Her friends told her everyone calls that guy Elvis, and that he was really sick with diabetes or something, but he wasn't homeless, he was just out all the time, riding his bicycle around Mill Avenue, and he supported himself by selling all of these multimedia self-portraits he put together at Kinko's, and he was sort of a cherished eccentric in the local music scene who talked himself onstage with the Gin Blossoms to sing lead on Elvis Presley covers.
Well, fortune throws a wicked curve ball, and before a year was out, I'd moved into a house a few blocks from Mill Avenue, and I met Elvis for the first time. I'd lived in Tempe about 10 days, and I'd had it in the back of my head to keep an eye out for this guy I'd seen on my friend's fridge back home, and then I did, and I was, like, "Holy shit. It's Elvis." He was parking his bike outside Long Wong's as I was coming out, with a few shots of vodka in me, and it was dark, and it was fall, and instead of frost on the trees, there was neon everywhere, and the temperature was perfect.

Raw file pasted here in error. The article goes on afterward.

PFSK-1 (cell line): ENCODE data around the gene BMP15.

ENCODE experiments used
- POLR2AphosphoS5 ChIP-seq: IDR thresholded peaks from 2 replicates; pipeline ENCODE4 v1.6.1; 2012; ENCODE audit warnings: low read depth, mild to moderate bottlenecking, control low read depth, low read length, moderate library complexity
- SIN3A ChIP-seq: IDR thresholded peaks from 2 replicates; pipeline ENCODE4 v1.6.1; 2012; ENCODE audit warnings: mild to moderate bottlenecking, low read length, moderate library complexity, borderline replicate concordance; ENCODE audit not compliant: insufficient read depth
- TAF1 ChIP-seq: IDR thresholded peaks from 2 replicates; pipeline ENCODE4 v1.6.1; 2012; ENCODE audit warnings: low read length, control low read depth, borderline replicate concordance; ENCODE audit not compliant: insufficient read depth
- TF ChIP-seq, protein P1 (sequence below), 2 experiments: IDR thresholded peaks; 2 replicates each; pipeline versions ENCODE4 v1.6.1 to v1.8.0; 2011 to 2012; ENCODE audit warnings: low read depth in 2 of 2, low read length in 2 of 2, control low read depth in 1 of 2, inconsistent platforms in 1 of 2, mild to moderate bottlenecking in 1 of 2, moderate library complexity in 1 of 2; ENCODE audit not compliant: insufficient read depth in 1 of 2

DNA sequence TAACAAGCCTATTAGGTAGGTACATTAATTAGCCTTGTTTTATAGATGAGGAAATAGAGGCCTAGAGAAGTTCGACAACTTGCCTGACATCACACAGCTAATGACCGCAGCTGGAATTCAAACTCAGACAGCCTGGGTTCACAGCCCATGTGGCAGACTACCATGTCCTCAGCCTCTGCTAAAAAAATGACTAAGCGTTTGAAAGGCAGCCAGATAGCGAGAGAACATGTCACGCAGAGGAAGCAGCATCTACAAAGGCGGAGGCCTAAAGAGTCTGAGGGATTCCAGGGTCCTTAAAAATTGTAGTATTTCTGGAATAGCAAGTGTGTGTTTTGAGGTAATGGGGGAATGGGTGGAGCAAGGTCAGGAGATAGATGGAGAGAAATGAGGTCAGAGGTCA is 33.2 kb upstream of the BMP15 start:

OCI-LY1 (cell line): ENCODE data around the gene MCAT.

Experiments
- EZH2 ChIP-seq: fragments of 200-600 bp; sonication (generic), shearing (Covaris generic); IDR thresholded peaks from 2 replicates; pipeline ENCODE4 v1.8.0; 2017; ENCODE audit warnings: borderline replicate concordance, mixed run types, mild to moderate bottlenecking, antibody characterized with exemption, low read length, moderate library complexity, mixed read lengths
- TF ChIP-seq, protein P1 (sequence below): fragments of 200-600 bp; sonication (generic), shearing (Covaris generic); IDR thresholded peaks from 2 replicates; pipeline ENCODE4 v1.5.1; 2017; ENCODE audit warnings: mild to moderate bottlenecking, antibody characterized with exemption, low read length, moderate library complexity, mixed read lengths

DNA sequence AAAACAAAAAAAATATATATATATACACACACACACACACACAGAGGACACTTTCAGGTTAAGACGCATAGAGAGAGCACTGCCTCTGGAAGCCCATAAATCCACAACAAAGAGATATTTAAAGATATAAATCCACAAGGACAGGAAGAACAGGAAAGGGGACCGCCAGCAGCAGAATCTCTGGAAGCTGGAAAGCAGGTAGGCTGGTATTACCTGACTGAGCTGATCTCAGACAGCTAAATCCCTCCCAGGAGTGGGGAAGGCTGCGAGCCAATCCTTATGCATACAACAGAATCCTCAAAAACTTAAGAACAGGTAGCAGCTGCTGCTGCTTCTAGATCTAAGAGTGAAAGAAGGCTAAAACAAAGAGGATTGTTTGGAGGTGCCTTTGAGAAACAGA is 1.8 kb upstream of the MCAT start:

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I stopped and sort of rapped with him a while, and I asked him if he had any portraits, and he said no, not that night, but when I saw him again a few days later, he did. I bought two.
The last time I saw Elvis--again, outside Long Wong's--I just walked past him and said, "What up, Elvis?" and he nodded. That was careless of me, in retrospect. So was my treatment of the two Elvis portraits I owned. One I lost in a breakup; the other was taped to a chalkboard in my kitchen until a party I had on a Saturday night, six days before he died. The next morning, I found it soaked in keg beer, adhered to yellow linoleum. I wondered how many hundreds of his works suffered a similar fate, then I scraped up all of it except one dark corner that's still pasted on my floor, showing half of Elvis' head and one of his slogans scribbled in whiteout: "Elvis the Cat Is Back."
I'll keep an eye out for him.